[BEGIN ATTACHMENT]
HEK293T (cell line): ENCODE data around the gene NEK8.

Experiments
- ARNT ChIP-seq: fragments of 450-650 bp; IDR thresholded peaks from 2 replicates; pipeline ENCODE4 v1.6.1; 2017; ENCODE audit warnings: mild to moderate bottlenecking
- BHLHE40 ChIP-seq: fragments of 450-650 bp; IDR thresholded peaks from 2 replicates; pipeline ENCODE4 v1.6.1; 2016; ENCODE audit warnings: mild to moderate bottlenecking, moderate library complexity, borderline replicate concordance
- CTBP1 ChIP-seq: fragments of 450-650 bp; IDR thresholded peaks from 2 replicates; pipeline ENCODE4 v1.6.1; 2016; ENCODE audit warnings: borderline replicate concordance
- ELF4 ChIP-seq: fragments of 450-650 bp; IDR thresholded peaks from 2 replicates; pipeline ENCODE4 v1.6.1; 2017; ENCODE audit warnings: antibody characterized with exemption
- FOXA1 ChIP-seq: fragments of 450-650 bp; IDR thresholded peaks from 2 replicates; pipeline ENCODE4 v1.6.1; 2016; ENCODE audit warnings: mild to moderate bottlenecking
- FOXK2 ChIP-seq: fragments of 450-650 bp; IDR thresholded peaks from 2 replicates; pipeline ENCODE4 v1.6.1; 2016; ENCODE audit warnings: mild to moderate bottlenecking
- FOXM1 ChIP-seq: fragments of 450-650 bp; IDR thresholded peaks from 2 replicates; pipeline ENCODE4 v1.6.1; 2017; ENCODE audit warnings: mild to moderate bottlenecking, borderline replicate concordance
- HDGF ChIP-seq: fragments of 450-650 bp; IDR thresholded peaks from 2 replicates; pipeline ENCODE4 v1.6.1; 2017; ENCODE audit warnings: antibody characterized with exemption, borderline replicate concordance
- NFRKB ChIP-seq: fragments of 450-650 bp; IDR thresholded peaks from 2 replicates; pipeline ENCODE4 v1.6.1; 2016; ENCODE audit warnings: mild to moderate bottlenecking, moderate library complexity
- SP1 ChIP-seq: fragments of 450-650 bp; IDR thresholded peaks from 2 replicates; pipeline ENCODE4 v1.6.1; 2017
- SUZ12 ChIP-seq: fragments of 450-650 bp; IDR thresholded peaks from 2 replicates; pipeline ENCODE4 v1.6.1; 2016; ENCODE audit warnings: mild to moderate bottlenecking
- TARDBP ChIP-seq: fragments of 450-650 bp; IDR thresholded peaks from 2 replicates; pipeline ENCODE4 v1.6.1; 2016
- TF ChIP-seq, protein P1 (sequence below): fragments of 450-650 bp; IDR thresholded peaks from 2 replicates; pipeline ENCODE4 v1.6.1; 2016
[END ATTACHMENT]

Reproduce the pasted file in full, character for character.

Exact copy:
HEK293T (cell line): ENCODE data around the gene NEK8.

Experiments
- ARNT ChIP-seq: fragments of 450-650 bp; IDR thresholded peaks from 2 replicates; pipeline ENCODE4 v1.6.1; 2017; ENCODE audit warnings: mild to moderate bottlenecking
- BHLHE40 ChIP-seq: fragments of 450-650 bp; IDR thresholded peaks from 2 replicates; pipeline ENCODE4 v1.6.1; 2016; ENCODE audit warnings: mild to moderate bottlenecking, moderate library complexity, borderline replicate concordance
- CTBP1 ChIP-seq: fragments of 450-650 bp; IDR thresholded peaks from 2 replicates; pipeline ENCODE4 v1.6.1; 2016; ENCODE audit warnings: borderline replicate concordance
- ELF4 ChIP-seq: fragments of 450-650 bp; IDR thresholded peaks from 2 replicates; pipeline ENCODE4 v1.6.1; 2017; ENCODE audit warnings: antibody characterized with exemption
- FOXA1 ChIP-seq: fragments of 450-650 bp; IDR thresholded peaks from 2 replicates; pipeline ENCODE4 v1.6.1; 2016; ENCODE audit warnings: mild to moderate bottlenecking
- FOXK2 ChIP-seq: fragments of 450-650 bp; IDR thresholded peaks from 2 replicates; pipeline ENCODE4 v1.6.1; 2016; ENCODE audit warnings: mild to moderate bottlenecking
- FOXM1 ChIP-seq: fragments of 450-650 bp; IDR thresholded peaks from 2 replicates; pipeline ENCODE4 v1.6.1; 2017; ENCODE audit warnings: mild to moderate bottlenecking, borderline replicate concordance
- HDGF ChIP-seq: fragments of 450-650 bp; IDR thresholded peaks from 2 replicates; pipeline ENCODE4 v1.6.1; 2017; ENCODE audit warnings: antibody characterized with exemption, borderline replicate concordance
- NFRKB ChIP-seq: fragments of 450-650 bp; IDR thresholded peaks from 2 replicates; pipeline ENCODE4 v1.6.1; 2016; ENCODE audit warnings: mild to moderate bottlenecking, moderate library complexity
- SP1 ChIP-seq: fragments of 450-650 bp; IDR thresholded peaks from 2 replicates; pipeline ENCODE4 v1.6.1; 2017
- SUZ12 ChIP-seq: fragments of 450-650 bp; IDR thresholded peaks from 2 replicates; pipeline ENCODE4 v1.6.1; 2016; ENCODE audit warnings: mild to moderate bottlenecking
- TARDBP ChIP-seq: fragments of 450-650 bp; IDR thresholded peaks from 2 replicates; pipeline ENCODE4 v1.6.1; 2016
- TF ChIP-seq, protein P1 (sequence below): fragments of 450-650 bp; IDR thresholded peaks from 2 replicates; pipeline ENCODE4 v1.6.1; 2016